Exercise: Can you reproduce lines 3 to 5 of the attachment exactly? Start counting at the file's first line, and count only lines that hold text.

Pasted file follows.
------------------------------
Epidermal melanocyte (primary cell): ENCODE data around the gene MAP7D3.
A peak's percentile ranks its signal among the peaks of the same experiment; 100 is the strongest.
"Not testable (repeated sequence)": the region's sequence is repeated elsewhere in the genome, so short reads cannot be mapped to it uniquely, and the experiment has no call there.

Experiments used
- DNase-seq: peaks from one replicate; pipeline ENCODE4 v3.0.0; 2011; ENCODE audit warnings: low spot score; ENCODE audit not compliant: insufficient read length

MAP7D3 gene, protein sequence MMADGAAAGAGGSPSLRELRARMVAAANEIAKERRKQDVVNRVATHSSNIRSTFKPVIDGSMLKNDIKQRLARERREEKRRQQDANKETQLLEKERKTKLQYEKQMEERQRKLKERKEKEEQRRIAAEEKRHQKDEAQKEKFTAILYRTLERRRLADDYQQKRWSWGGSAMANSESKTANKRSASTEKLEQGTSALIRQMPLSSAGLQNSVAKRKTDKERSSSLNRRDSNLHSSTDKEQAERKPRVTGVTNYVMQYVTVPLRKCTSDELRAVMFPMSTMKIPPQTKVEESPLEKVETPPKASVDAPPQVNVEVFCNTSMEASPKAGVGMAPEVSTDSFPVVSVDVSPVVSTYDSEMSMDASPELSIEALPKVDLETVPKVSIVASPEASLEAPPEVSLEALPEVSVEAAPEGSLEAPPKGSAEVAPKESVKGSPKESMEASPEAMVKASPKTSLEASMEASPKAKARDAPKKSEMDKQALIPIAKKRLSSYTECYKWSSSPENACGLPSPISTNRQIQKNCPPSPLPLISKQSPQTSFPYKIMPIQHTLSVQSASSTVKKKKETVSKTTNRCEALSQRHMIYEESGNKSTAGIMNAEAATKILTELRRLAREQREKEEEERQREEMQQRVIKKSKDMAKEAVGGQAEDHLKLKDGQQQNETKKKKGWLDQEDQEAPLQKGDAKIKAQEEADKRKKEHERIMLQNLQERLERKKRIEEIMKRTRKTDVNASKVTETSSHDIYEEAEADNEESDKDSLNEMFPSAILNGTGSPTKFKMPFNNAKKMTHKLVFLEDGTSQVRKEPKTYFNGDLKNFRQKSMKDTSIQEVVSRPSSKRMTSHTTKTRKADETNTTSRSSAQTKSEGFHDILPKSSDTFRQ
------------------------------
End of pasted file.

"Not testable (repeated sequence)": the region's sequence is repeated elsewhere in the genome, so short reads cannot be mapped to it uniquely, and the experiment has no call there.

Experiments used
- DNase-seq: peaks from one replicate; pipeline ENCODE4 v3.0.0; 2011; ENCODE audit warnings: low spot score; ENCODE audit not compliant: insufficient read length